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Cuomo Holds Strong Lead…Without Declaring Candidacy

April 30, 2010

Andrew Cuomo is already winning, and he’s not even a candidate. This from Rasmussen:

State Attorney General Andrew Cuomo continues to draw strong support from New York voters in the state’s gubernatorial contest – even though he’s yet to officially declare his candidacy.

The latest Rasmussen Reports statewide telephone survey of Likely Voters shows Cuomo picking up 56% of the vote to Republican ex-Congressman Rick Lazio’s 24%. Only six percent (6%) would prefer some other candidate in this race, and 14% are undecided.

Against Buffalo businessman Carl Paladino, Cuomo earns 55% of the vote to the Republican’s 25%. Five percent (5%) of Empire State voters would vote for some other candidate, but 15% are not sure.

Cuomo pulls 50% support for the second straight month when matched against Steve Levy, the county executive of Suffolk County, who just entered the race in March. Levy picks up 27% of the vote, while six percent (6%) prefer some other candidate. Another 17% are not sure.

Voter support for Cuomo has remained at or above 50% in every poll conducted sinceJanuary. During the same time period, Lazio was the only Republican to pass the 30% mark of support, when he captured 35% in January.

Cuomo has been the front-runner in the race from the start and consistently ran stronger than incumbent Democratic Governor David Paterson in primary and general election match-ups.

This survey of 500 Likely Voters in New York State was conducted on April 27, 2010 by Rasmussen Reports. The margin of sampling error is +/-4.5 percentage points with a 95% level of confidence. Field work for all Rasmussen Reports surveys is conducted by Pulse Opinion Research, LLCSee methodology.

Hammered by the New York Times about his alleged involvement in the cover-up of a domestic abuse case involving a top aide, Paterson announced last month that he was not running this fall. Paterson, who was elected lieutenant governor in November 2006, succeeded to the governor’s office in March 2008 following Eliot Spitzer’s resignation in a sex scandal.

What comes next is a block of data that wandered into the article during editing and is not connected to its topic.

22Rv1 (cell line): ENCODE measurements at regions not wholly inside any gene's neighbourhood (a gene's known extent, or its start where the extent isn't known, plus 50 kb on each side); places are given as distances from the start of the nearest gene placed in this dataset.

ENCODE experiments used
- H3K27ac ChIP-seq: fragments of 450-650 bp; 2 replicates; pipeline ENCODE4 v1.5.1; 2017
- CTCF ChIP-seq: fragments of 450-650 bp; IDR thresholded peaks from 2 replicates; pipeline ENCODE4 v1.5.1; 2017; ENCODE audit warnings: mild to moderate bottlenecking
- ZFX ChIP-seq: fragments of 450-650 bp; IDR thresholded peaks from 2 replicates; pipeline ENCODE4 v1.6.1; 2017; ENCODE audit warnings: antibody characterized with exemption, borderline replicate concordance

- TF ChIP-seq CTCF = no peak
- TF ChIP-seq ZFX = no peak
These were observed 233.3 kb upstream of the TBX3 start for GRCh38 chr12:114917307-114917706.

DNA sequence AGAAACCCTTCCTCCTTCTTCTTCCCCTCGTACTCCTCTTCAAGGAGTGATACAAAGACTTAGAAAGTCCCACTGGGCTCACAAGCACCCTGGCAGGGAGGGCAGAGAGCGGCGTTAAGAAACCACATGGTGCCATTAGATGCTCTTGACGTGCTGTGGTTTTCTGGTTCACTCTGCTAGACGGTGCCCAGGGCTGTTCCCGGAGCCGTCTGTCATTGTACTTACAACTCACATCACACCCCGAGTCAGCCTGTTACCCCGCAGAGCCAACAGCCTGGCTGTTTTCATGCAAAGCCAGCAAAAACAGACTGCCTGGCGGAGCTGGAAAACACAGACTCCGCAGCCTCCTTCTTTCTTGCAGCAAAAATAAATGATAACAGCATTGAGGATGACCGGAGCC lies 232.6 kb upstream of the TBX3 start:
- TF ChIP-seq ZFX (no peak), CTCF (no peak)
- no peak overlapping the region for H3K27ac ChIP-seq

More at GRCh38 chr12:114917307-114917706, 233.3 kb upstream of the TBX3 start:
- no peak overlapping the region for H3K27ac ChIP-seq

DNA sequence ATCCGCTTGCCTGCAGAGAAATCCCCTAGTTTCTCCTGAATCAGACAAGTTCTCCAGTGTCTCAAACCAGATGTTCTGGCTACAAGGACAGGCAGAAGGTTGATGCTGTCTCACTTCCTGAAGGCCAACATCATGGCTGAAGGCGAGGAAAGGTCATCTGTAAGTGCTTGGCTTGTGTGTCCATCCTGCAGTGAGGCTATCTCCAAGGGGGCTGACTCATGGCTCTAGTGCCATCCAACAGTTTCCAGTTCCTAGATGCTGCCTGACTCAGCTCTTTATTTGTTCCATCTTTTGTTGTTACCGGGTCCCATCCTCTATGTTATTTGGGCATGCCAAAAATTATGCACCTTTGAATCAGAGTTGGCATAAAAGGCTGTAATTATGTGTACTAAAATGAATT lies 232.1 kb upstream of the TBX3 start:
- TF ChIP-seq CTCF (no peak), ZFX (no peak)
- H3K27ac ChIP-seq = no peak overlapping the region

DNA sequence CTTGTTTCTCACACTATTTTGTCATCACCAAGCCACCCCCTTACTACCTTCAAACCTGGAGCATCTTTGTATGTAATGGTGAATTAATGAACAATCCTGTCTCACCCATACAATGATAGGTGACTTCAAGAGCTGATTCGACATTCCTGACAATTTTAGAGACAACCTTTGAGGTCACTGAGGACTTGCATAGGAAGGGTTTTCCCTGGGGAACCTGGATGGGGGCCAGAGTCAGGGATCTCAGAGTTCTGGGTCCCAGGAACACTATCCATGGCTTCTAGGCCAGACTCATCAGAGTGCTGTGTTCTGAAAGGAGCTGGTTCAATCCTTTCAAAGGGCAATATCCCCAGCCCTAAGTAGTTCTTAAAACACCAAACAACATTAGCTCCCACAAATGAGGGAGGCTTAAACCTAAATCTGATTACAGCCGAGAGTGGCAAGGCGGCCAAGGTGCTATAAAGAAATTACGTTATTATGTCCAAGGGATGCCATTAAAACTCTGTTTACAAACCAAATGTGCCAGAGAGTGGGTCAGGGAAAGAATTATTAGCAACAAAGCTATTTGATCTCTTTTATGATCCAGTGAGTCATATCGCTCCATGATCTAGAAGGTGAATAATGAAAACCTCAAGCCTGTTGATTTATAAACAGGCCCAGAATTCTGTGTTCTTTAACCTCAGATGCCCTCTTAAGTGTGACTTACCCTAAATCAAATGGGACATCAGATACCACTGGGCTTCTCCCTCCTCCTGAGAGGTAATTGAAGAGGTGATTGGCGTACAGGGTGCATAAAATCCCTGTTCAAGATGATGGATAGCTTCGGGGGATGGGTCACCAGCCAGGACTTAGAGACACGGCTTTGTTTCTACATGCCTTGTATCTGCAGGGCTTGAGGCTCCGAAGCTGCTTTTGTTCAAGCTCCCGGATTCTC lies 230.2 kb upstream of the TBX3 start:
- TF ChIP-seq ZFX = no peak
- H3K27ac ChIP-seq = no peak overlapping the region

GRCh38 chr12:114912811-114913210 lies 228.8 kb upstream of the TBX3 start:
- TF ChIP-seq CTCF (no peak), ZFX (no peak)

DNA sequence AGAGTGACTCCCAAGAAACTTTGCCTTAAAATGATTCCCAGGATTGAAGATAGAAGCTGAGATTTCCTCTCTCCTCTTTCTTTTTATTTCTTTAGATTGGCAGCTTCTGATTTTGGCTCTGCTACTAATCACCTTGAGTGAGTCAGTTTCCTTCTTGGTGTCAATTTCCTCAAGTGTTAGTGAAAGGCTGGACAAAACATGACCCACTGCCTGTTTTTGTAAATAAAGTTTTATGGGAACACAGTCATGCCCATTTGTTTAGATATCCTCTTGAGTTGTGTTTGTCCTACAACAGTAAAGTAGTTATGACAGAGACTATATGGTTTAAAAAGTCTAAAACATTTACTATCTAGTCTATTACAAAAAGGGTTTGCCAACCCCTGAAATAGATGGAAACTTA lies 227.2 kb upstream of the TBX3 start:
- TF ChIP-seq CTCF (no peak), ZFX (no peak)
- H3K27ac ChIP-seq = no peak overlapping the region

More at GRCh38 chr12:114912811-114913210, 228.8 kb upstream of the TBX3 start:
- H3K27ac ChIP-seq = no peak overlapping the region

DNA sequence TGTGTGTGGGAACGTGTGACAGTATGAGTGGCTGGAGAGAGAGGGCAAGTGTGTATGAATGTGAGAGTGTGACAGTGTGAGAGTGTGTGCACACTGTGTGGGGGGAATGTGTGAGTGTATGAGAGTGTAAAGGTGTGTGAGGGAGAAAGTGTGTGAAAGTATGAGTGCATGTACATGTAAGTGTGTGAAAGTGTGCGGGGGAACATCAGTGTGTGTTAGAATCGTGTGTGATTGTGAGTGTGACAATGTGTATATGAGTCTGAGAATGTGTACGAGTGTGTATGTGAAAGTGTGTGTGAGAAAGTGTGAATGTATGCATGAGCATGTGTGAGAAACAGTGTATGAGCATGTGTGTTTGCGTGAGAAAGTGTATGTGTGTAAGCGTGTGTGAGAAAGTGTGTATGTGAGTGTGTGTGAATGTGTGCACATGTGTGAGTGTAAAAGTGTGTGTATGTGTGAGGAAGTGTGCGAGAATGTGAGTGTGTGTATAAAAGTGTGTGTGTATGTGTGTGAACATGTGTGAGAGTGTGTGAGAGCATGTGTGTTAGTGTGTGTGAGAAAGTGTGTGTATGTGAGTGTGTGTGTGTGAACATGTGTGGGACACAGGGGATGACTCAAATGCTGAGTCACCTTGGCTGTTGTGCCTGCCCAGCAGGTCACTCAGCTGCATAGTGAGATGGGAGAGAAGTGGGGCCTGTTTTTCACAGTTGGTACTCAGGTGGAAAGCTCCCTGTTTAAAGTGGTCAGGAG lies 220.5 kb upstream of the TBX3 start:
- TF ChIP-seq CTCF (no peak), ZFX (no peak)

Lazio, a banker in recent years, first ran for statewide office in 2000 when he unsuccessfully battled Hillary Clinton for a seat in the U.S. Senate. His inability to make a dent in Cuomo’s numbers prompted Paladino’s interest in the race, but the Buffalo developer has been put on the defensive in recent weeks by media reports about racially-tinged and sexually suggestive e-mails he wrote or forwarded to others. Levy, a Democrat, switched parties to run for the Republican gubernatorial nomination.

Cuomo has yet to announce his candidacy but is expected to seek his party’s nomination with little or no opposition. Both parties will pick their nominees in September 14 primaries.

Among voters not affiliated with either major party, Cuomo holds double-digit leads over Lazio and Paladino but breaks even with Levy.

One-in-three New York voters (34%) view Cuomo very favorably, up slightly over the past month. Ten percent (10%) view the Democrat very unfavorably.

Lazio earns very favorable reviews from just nine percent (9%) of the state’s voters, while 11% view him very unfavorably.

Paladino’s ratings are five percent (5%) very favorable and 16% very unfavorable.

Just six percent (6%) of Empire State voters view Levy very favorably, while 11% view him very unfavorably.

At this stage of the campaign, Rasmussen Reports considers the very favorable and very unfavorable figures more significant than the overall favorability totals.

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Some Notes: Paladino is now neck and neck with Lazio’s numbers (which isn’t saying much), something we will continue to watch given Mr. Paladino’s recent media disaster. Perhaps he has recovered after all?

We shall see.

Also note that Mr. Levy has matched Mr. Lazio as well.

We shall continue to follow this story and this election in the coming months!

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